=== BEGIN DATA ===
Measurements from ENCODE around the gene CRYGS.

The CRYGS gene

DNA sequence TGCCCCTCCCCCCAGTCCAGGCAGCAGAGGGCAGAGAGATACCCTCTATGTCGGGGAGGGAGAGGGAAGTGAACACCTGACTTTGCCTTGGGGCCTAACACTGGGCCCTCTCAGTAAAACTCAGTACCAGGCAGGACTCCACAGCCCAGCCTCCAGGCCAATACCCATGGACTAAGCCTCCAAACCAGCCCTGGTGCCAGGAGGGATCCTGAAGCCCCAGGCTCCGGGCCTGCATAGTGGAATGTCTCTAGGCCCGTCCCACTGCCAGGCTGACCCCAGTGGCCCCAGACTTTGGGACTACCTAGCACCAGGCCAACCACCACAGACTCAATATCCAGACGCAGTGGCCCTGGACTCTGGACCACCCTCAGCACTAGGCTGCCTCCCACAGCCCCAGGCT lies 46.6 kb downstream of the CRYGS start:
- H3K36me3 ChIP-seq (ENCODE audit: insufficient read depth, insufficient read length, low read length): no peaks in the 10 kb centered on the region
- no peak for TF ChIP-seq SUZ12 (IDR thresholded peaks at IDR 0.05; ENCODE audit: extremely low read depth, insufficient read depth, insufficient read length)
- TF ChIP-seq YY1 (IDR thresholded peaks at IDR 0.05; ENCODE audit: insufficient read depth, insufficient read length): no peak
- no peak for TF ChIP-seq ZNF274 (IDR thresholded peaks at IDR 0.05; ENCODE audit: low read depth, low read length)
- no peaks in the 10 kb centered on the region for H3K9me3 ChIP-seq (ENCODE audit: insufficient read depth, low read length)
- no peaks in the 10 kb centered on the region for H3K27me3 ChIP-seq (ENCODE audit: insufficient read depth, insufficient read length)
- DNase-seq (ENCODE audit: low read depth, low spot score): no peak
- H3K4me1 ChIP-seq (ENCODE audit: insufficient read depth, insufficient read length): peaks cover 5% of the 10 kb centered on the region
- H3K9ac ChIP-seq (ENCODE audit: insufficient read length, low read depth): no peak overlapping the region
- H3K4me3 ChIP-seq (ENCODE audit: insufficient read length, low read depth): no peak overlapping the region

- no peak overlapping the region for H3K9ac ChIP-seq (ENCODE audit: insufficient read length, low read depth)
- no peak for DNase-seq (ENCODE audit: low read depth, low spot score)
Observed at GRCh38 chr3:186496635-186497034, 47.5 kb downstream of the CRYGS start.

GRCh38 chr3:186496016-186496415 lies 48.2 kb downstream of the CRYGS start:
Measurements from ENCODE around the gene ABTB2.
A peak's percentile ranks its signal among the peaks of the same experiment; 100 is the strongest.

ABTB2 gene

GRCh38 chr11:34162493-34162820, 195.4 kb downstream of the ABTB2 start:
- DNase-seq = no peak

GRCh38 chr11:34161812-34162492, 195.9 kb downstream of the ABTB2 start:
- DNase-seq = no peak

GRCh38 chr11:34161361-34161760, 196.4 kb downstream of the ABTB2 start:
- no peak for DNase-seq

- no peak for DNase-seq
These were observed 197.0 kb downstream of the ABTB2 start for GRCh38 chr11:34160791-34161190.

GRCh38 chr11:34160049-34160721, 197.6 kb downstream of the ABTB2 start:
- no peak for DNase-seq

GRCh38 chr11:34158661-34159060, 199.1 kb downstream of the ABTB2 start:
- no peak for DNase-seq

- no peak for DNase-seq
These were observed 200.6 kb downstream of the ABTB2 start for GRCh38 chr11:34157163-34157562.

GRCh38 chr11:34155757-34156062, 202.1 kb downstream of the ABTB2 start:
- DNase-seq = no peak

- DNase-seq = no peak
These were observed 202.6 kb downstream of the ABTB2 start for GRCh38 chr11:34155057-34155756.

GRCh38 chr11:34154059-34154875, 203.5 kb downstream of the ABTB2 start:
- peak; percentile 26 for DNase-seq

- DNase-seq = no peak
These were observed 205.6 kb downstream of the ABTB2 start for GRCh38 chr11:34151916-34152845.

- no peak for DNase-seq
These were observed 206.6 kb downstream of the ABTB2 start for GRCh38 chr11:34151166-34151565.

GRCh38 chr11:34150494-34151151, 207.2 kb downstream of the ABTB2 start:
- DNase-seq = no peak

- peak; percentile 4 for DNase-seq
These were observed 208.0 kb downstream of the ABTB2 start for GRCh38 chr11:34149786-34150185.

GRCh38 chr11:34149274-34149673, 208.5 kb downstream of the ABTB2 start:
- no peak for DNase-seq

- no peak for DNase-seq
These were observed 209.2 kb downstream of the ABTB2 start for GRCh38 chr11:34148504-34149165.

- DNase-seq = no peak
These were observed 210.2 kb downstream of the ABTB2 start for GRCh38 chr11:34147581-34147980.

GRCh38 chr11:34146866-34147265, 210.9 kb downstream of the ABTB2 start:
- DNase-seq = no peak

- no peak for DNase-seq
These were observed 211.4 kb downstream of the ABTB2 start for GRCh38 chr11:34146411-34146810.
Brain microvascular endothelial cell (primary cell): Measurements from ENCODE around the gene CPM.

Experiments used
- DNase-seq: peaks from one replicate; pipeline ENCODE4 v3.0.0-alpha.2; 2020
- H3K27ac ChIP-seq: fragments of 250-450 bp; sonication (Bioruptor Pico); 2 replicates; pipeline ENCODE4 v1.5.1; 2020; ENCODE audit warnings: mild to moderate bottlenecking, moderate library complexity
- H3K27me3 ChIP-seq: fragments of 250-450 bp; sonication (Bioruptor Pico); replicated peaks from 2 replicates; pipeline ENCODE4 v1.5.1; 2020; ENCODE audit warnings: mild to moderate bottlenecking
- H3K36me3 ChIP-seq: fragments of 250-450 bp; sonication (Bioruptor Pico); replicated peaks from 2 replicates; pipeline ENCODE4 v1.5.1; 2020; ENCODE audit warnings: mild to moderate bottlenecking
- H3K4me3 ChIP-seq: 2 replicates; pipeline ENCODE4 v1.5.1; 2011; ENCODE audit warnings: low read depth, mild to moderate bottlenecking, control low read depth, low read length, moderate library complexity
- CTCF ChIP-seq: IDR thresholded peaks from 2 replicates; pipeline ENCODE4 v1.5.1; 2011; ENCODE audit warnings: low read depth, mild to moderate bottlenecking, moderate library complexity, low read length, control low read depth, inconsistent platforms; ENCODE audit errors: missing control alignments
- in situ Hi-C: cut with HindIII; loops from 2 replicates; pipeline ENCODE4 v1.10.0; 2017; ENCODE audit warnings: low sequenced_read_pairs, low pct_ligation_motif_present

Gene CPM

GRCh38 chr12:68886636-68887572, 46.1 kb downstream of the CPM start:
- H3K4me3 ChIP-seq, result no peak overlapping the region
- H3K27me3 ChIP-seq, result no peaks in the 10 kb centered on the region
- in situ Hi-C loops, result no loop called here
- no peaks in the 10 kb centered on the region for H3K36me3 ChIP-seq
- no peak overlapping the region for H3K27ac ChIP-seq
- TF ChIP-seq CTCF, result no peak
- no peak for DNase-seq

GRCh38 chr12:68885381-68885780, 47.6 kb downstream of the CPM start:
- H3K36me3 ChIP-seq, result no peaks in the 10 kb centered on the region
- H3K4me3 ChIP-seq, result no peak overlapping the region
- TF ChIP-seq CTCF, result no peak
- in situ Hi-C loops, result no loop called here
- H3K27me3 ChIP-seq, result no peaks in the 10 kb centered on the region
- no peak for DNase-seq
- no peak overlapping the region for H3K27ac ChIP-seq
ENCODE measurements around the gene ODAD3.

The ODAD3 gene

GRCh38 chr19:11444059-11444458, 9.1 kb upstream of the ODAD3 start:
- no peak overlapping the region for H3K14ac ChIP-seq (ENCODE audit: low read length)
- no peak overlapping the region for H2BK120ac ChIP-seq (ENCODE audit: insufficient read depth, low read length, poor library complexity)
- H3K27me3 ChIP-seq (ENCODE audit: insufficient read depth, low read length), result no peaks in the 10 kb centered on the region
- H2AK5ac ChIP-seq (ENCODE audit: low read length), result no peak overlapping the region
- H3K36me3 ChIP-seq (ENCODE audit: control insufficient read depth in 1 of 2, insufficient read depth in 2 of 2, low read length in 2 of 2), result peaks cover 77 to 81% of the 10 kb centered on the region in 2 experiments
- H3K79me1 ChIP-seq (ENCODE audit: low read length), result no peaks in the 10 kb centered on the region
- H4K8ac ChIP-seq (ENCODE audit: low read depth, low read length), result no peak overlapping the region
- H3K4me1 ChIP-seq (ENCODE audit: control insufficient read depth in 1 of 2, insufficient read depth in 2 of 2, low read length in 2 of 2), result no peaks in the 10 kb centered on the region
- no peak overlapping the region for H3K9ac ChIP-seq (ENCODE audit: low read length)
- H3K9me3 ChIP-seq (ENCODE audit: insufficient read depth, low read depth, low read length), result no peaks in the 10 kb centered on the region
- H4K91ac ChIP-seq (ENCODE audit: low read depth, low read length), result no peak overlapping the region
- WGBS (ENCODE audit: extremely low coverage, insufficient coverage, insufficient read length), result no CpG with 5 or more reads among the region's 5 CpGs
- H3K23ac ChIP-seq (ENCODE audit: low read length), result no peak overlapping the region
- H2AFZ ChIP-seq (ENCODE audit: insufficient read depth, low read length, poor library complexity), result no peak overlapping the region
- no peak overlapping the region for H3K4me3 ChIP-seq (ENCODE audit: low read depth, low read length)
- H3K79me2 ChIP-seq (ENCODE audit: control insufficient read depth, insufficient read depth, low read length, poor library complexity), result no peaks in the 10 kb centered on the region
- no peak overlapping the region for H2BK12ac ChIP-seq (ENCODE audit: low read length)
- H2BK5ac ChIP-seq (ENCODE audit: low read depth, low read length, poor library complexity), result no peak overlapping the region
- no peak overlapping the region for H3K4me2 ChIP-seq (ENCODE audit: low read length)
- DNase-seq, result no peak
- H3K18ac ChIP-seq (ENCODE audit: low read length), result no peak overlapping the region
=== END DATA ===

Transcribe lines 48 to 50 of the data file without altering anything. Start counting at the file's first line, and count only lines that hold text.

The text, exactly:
These were observed 208.0 kb downstream of the ABTB2 start for GRCh38 chr11:34149786-34150185.

GRCh38 chr11:34149274-34149673, 208.5 kb downstream of the ABTB2 start:
- no peak for DNase-seq